We Are the Ones Who'll Show You the Door

The citizen resistance to Obama's progressive agenda that quickened in the summer of 2009 will soon intersect with an electoral coda. On November 2, Democrats featured in the political ballet we've endured during the last two years will face the voters.

"The Obama Resistance Grows," Lee Cary, American Thinker, August 5, 2009. "Spontaneous, uncoordinated, passionate -- citizen resistance to Obama socialism grows by the day...Regardless of the decibel-level of the opposition to Obamacare and Cap & Tax that Congress hears back home, many will return to their Safe Zone inside the Capitol and vote against the wishes of their constituents. They are, after all, wiser and more knowledgeable in these matters than the voters. They may chose not to give us the government we want, but the government they think we should want. And would want, if we knew what was good for us. Such is the timeless arrogance of power. If that happens, stand-by. For the American resistance will continue to mount, and soon begin to register on the Richter scale."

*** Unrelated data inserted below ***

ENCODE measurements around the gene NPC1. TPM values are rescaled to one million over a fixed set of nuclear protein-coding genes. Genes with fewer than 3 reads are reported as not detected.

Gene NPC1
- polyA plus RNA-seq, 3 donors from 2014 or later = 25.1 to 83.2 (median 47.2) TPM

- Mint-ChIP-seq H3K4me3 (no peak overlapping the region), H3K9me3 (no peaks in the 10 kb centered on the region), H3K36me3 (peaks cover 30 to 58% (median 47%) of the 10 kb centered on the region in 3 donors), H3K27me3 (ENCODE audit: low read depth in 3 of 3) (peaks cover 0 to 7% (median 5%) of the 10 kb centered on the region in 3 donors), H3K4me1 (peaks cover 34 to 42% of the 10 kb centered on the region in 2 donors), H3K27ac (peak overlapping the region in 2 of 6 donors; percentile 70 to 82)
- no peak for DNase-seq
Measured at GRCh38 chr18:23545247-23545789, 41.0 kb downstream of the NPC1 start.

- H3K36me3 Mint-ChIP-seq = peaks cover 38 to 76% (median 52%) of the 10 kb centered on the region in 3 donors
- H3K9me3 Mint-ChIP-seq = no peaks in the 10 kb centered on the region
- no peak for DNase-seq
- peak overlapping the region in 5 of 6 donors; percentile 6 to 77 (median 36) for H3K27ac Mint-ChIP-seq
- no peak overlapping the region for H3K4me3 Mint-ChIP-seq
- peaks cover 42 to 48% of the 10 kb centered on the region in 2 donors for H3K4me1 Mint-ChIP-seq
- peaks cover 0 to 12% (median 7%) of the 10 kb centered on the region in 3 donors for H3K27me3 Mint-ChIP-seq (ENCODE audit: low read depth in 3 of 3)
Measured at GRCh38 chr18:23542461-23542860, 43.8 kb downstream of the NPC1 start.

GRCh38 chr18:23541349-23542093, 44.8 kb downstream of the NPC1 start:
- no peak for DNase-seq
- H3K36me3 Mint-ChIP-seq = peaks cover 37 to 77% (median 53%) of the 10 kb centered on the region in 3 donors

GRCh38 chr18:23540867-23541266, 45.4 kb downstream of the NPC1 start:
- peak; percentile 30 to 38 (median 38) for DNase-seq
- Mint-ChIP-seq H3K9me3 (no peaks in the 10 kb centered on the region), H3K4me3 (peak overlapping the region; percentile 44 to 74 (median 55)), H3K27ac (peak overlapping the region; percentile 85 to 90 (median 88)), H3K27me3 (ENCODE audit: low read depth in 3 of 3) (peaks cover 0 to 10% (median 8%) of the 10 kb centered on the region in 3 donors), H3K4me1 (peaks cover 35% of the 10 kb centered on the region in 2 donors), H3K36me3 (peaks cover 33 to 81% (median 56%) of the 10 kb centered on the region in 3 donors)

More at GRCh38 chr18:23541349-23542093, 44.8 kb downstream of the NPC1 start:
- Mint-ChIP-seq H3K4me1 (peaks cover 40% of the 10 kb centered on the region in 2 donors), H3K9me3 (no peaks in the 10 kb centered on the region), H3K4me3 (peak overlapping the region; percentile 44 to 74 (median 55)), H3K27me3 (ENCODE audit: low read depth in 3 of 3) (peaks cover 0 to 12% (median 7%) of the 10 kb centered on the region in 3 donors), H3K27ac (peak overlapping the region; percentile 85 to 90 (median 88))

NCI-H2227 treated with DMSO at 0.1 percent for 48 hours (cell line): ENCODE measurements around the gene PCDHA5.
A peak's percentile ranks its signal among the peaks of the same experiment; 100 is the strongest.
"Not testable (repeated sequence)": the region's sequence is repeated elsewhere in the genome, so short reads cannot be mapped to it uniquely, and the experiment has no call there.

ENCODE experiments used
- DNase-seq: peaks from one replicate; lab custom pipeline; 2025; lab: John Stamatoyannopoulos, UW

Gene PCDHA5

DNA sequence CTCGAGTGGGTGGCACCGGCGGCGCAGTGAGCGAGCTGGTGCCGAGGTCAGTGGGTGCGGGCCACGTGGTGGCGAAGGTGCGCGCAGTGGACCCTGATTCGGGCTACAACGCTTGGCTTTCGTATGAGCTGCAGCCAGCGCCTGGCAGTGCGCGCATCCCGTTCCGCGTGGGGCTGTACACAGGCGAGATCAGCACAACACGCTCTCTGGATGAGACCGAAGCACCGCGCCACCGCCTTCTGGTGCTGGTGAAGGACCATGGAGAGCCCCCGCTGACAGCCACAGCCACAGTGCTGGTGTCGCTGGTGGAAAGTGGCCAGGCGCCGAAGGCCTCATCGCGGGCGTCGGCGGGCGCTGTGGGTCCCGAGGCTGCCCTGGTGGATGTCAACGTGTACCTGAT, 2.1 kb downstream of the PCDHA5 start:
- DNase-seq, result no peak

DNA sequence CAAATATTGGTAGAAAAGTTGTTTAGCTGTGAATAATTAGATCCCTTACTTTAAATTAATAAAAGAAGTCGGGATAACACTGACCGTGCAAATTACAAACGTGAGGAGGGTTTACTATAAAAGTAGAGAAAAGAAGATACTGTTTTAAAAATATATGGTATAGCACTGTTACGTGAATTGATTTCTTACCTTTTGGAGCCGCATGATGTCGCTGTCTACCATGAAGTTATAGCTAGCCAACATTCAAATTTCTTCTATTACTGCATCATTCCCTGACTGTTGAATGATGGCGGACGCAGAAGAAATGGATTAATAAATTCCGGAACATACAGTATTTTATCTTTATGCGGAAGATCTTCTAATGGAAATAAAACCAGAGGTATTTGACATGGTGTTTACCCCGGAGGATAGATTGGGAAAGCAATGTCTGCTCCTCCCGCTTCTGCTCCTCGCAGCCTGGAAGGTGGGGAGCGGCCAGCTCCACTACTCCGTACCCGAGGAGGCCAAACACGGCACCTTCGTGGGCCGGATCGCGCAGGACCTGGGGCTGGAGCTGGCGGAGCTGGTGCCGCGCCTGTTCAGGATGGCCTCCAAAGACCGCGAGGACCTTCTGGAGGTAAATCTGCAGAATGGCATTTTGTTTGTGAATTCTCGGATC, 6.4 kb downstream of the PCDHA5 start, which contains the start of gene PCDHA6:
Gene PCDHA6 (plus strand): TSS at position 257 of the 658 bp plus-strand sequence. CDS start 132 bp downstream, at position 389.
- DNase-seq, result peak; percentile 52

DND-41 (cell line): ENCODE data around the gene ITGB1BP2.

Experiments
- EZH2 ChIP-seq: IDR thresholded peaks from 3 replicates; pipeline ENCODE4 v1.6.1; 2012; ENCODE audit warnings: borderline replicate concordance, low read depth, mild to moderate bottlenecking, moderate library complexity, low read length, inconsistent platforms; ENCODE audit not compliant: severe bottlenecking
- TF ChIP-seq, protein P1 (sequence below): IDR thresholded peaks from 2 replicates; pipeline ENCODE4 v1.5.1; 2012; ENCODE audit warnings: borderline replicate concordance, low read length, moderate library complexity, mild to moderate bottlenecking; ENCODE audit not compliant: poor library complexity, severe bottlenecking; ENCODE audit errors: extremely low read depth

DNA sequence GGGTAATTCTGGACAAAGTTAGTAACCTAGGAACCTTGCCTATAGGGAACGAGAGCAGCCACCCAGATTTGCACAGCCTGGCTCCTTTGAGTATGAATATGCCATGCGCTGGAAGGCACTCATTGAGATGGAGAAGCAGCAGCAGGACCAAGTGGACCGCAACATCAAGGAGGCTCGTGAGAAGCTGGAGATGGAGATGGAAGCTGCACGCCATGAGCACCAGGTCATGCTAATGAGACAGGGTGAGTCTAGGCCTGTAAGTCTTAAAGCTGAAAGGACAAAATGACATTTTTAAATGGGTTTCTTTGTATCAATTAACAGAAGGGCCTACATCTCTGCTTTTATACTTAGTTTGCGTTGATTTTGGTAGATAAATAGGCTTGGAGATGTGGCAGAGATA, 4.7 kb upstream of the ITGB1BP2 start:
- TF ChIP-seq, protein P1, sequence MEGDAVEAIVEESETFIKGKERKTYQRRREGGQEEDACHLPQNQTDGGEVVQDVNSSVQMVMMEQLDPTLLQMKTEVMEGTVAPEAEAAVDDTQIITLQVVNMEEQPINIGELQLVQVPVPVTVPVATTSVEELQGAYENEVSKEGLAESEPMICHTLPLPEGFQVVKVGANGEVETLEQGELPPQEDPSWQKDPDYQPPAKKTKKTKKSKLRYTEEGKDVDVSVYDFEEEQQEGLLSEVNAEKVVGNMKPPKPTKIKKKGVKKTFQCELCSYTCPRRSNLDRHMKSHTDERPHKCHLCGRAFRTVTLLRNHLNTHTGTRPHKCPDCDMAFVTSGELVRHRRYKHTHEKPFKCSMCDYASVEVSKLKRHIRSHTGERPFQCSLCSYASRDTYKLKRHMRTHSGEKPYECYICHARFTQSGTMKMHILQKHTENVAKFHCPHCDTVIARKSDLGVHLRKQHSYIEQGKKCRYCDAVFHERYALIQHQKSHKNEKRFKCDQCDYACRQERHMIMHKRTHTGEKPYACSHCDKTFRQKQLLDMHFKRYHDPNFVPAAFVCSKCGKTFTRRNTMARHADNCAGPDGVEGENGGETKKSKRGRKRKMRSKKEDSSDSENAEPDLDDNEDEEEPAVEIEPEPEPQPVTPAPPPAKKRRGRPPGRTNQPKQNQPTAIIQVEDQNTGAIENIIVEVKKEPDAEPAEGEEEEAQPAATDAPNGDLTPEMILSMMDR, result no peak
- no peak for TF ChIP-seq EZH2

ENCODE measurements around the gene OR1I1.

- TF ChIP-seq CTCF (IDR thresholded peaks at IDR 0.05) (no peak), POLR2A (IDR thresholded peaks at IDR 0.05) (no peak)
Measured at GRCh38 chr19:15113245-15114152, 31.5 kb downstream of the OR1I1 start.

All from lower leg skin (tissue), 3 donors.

In his Super Tuesday speech on February 5, 2008, Presidential Candidate Senator Barack Obama told a crowd of adoring fans that, "Change will not come if we wait for some other person, or if we wait for some other time. We are the ones we've been waiting for." With great delight, the crowd cheered.

Now another election approaches. During the intervening months, much has changed in America. But not all of it came in ways that all among the cheering crowd had hoped. More than a few now know they were seduced by the siren song of soaring oratory that lured them to buy the sizzle without tasting the steak. Consequently, Obama's presidency and our national affairs are in a mess of historic proportions. And his once-celebrated rhetorical flourishes have turned strangely bland and flat, having gone from soar to bore in two years.

During the last great silly season, Obama remarked in August 2008 that "McCain doesn't know what he's up against." He was right about that. Unlike McCain, though, many Democrat members of Congress do know what they're up against in the midterm election. They're up against We The People.